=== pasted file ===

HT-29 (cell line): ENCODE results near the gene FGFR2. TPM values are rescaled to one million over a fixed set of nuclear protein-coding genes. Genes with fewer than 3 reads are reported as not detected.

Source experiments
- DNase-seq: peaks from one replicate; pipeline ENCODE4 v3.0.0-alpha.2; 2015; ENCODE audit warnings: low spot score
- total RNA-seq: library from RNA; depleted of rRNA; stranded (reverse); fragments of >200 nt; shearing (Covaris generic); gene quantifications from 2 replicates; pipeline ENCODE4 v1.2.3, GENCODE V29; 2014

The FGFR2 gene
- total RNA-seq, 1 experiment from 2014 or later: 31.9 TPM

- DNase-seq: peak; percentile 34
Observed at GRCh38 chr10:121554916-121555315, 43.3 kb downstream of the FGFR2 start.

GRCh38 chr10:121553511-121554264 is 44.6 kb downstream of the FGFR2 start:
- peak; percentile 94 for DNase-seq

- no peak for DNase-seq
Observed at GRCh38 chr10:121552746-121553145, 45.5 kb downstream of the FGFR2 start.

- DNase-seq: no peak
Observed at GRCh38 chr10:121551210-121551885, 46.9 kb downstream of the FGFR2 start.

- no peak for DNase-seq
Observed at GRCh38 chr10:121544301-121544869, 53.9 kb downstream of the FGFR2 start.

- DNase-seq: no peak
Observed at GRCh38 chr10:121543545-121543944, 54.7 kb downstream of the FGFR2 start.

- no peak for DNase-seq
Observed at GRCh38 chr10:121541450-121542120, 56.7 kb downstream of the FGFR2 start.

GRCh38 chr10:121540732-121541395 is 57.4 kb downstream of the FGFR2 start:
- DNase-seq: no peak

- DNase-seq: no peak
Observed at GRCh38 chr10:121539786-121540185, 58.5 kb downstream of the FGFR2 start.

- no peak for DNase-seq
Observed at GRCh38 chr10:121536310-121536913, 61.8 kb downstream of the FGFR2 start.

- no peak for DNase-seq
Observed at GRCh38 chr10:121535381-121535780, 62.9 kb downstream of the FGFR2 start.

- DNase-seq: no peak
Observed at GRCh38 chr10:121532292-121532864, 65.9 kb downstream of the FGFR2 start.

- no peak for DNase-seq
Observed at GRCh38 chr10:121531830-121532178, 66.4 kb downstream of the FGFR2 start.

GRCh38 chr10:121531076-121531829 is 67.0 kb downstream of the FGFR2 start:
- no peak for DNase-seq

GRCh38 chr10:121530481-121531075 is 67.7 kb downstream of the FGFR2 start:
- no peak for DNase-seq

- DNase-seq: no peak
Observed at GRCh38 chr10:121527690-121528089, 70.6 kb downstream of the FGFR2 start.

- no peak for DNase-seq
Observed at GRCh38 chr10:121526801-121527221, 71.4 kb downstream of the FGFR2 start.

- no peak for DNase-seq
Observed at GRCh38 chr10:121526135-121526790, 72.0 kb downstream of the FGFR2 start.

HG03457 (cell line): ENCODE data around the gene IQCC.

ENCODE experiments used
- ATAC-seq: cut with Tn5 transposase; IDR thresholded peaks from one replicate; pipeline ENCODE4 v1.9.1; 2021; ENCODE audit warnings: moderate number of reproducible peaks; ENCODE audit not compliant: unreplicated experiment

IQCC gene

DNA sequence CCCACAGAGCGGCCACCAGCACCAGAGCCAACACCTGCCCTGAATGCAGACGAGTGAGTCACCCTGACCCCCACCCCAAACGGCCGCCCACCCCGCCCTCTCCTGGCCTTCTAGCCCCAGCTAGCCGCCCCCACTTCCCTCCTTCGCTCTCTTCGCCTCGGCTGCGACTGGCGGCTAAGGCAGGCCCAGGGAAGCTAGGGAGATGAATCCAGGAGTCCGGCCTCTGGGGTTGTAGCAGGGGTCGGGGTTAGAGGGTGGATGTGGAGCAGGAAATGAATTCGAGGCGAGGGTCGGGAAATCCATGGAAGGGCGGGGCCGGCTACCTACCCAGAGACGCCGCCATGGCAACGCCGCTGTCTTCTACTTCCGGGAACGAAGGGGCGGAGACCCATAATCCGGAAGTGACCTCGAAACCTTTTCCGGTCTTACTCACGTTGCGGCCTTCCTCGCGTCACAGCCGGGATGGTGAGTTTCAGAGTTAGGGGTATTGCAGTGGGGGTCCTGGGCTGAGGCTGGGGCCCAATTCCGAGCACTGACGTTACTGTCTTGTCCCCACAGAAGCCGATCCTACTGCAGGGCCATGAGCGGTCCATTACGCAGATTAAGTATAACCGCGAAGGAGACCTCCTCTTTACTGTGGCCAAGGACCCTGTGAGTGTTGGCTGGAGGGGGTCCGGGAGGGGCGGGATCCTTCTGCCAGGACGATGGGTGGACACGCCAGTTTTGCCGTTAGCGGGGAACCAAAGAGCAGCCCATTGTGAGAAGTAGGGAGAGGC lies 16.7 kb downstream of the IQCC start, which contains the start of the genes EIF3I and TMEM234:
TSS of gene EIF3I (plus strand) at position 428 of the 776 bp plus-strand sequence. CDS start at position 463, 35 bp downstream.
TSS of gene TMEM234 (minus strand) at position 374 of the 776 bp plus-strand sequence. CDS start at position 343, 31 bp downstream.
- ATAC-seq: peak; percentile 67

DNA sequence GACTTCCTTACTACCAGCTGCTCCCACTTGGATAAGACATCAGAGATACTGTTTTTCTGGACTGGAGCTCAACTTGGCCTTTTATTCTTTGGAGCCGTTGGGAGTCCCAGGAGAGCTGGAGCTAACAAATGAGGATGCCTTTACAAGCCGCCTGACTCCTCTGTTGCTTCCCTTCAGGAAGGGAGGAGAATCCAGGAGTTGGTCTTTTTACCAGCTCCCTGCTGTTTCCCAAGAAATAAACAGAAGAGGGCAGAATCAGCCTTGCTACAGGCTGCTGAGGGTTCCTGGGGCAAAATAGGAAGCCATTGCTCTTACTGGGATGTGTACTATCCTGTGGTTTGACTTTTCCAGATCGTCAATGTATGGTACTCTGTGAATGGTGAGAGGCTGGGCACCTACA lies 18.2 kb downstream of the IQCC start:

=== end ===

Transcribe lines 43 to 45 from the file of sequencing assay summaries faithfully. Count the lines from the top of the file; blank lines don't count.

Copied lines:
HG03457 (cell line): ENCODE data around the gene IQCC.

ENCODE experiments used
- ATAC-seq: cut with Tn5 transposase; IDR thresholded peaks from one replicate; pipeline ENCODE4 v1.9.1; 2021; ENCODE audit warnings: moderate number of reproducible peaks; ENCODE audit not compliant: unreplicated experiment